In the case of Power v BOC Ltd & Ors [2017] FCCA 1868, Judge Vasta of the Federal Circuit Court of Australia ruled that a general manager took unlawful adverse action against a pregnant employee in circumstances where that employee’s redundancy was brought forward by a period of eight days.

Key facts

In this case, the applicant employee informed her employer that she was pregnant and was scheduled to commence parental leave on 6 November 2017.

The company made the decision to make the employee redundant along with seven other employees from the customer accounts area.

However, the general manager had brought forward the redundancy date for the applicant employee from 12 November 2015 to 4 November 2015. This decision was made as the general manager thought it was best for the employee to be made aware of her redundancy before commencing her parental leave.

The claim

The applicant employee claimed that her employment had been terminated in breach of section 351 for discrimination on the basis of her being a woman and due to her pregnancy.

The applicant employee also pursued an action under section 340, claiming that she had been subject to adverse action on the basis of her exercising a workplace right, that being her right to parental leave.

The respondent employer submitted that the employee’s termination was as a result of genuine redundancy and the decision was made purely due to the needs of the company.


Judge Vesta determined that there could be no finding of discrimination in the circumstances as the general manager was supportive of the employee’s pregnancy and even assisted her in planning her parental leave.

However, it was held that the general manager had taken adverse action against the employee as a result of that employee exercising her workplace right to parental leave.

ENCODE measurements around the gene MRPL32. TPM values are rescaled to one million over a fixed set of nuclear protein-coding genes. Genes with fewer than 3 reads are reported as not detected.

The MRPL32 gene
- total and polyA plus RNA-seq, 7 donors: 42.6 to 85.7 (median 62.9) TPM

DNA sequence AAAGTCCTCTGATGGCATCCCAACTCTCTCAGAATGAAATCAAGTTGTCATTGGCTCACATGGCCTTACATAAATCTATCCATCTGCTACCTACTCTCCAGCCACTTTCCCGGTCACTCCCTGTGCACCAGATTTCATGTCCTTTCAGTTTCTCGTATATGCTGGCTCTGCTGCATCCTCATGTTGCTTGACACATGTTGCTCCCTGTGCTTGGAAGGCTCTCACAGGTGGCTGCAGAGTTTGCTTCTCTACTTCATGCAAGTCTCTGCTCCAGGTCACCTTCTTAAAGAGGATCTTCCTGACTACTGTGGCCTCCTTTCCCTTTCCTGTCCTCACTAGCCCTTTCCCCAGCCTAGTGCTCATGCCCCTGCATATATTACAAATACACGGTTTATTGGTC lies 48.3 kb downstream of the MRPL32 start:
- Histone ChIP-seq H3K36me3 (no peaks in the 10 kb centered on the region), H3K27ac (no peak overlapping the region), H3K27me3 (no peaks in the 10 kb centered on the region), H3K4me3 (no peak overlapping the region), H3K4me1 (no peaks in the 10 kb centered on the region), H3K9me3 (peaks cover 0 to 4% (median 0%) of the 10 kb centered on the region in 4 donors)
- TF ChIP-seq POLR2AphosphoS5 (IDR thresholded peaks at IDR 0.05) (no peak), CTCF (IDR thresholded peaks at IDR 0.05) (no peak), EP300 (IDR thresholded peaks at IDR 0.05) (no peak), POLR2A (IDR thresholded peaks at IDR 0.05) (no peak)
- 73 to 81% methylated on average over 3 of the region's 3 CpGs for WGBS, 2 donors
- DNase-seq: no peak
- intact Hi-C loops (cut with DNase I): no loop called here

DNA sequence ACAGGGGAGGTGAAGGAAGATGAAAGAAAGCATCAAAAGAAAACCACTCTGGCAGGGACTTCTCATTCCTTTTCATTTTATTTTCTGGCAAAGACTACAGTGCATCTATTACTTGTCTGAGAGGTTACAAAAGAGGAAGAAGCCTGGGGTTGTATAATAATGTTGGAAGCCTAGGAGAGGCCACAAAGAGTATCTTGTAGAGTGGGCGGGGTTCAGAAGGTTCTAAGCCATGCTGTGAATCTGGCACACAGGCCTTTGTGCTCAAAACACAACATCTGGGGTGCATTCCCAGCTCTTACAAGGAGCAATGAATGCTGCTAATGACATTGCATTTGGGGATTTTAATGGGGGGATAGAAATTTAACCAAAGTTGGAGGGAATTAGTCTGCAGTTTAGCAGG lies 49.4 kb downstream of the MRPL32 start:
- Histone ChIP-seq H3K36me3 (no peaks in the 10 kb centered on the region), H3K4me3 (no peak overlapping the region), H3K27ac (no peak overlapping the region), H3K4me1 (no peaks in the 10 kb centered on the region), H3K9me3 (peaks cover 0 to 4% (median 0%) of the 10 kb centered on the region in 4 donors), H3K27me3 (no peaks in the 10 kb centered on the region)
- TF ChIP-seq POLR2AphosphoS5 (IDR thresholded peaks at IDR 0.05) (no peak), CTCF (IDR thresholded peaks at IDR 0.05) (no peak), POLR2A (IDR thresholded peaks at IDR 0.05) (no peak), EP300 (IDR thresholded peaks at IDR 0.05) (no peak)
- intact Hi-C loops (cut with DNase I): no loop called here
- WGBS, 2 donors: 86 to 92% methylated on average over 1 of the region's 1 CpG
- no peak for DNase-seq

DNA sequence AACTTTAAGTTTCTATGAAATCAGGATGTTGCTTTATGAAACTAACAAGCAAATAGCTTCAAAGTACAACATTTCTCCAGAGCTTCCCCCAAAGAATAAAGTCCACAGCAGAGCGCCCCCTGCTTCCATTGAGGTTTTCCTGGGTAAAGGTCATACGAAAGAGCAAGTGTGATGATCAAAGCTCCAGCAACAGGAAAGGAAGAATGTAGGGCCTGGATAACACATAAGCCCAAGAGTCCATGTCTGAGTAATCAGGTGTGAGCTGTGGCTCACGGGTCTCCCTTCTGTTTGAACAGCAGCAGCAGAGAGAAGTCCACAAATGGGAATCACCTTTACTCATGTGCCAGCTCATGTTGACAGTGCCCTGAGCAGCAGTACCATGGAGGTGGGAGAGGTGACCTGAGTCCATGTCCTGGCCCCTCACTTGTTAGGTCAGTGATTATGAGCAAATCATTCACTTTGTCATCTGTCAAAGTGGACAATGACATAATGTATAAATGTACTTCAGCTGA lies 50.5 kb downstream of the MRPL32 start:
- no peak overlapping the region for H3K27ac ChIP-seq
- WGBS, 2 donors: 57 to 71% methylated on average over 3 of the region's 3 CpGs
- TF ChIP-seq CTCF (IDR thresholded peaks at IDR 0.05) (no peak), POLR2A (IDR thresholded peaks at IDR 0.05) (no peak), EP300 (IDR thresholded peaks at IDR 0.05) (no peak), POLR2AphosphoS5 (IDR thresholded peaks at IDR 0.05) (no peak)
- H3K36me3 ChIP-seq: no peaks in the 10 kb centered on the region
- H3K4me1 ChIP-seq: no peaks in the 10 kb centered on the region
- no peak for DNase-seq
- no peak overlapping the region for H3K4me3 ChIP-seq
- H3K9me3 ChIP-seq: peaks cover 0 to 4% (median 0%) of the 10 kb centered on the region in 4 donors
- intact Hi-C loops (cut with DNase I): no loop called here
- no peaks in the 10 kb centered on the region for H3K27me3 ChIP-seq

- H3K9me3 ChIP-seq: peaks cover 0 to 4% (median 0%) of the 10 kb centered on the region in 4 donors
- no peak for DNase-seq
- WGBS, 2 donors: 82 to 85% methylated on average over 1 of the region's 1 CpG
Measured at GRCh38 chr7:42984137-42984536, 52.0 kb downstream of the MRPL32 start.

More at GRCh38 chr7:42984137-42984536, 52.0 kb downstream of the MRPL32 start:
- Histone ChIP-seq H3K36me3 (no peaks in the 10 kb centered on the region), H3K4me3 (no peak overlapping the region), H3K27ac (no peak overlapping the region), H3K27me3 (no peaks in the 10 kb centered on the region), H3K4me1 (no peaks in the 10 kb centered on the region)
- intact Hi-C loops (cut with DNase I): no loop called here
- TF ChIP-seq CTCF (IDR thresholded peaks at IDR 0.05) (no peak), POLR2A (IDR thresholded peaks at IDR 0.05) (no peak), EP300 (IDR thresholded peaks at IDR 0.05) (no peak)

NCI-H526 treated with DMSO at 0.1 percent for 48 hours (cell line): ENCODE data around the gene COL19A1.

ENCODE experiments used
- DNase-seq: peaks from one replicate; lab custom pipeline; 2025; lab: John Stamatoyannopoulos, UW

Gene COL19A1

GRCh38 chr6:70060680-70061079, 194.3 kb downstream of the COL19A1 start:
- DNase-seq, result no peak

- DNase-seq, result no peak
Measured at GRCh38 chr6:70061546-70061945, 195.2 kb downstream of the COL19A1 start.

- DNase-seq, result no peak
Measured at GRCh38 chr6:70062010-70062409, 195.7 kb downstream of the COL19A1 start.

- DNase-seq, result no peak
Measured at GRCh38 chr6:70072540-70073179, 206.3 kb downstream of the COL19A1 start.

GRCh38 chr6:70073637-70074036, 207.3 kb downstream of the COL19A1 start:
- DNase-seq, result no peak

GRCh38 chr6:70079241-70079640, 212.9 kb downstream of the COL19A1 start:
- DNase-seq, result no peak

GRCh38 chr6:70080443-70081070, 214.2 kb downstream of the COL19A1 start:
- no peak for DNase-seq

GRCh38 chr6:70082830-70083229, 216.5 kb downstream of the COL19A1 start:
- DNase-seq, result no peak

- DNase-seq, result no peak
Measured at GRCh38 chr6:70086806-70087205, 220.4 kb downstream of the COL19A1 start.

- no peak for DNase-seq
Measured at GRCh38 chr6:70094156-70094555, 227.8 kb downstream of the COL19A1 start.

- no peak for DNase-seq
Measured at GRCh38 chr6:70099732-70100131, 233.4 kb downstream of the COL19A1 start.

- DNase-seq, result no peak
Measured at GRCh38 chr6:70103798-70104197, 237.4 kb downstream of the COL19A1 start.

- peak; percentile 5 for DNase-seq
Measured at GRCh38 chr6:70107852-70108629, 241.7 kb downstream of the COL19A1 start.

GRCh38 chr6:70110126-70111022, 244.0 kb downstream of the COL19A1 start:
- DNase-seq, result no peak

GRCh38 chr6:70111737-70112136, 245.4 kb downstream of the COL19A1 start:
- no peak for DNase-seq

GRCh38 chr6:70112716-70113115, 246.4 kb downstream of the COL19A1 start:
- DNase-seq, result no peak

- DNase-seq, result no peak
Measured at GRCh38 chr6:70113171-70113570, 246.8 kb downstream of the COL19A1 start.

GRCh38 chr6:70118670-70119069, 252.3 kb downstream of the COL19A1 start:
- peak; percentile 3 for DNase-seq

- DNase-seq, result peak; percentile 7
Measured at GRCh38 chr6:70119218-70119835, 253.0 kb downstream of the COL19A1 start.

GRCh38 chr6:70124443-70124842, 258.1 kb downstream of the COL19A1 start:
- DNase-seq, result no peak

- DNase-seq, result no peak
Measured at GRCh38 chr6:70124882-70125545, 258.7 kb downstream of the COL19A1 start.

Interestingly, Judge Vasta accepted that the company had a genuine business need for restructuring which resulted in the decision for the employee’s redundancy. Judge Vastra also considered the redundancy had been made after a review of the company as a whole. Notwithstanding that, it was ultimately concluded that the general manager had brought forward the redundancy date for a prohibited reason, that being due to the employee commencing parental leave on a particular date.

Judge Vasta held that the redundancy of the employee should have occurred on 12 November 2015, as it had originally been intended.

This was the case even though Judge Vasta accepted that the general manager believed he was acting in the best interests of the employee by informing her of her redundancy prior to the employee going on maternity leave. In considering the intentions of the general manager, Judge Vasta accepted that “he was doing his best (as incompetent as it may seem in hindsight) to ensure that the [employee] was treated well.” Judge Vasta pointed out that such a workplace breach may not have occurred if the general manager had consulted with his in-house human resources experts. It was provided that:

“Because of the ‘indecent haste’ with which this redundancy occurred, the policy of [the employer] was not observed” and “One suspects that if the [general manager] had engaged the HR Department, the redundancy could not physically have taken place by 4 November 2015.”

A decision as to the appropriate penalty has not yet been made, and the case has been adjourned to allow the parties opportunity to make submissions as to the damage suffered.

What this means for your business 

There are a few key take away messages from this case.

While an employer may have its employee’s best interests at heart and genuinely believe that the right thing is being done by the employee, all decisions in respect to redundancy must be made carefully to ensure compliance with the Fair Work Act.

Where an employee has been made redundant and that employee makes an adverse action claim, the employer bears the burden of proving that it did not take adverse action for a prohibited reason.

For this reason, in case it is necessary to satisfy a court that the decision to make a certain employee redundant was a proper business decision, employers should:

  • be mindful that all policies are followed
  • consult with the human resource team before any decision is made regarding redundancy
  • ensure that appropriate documentation and file notes are kept.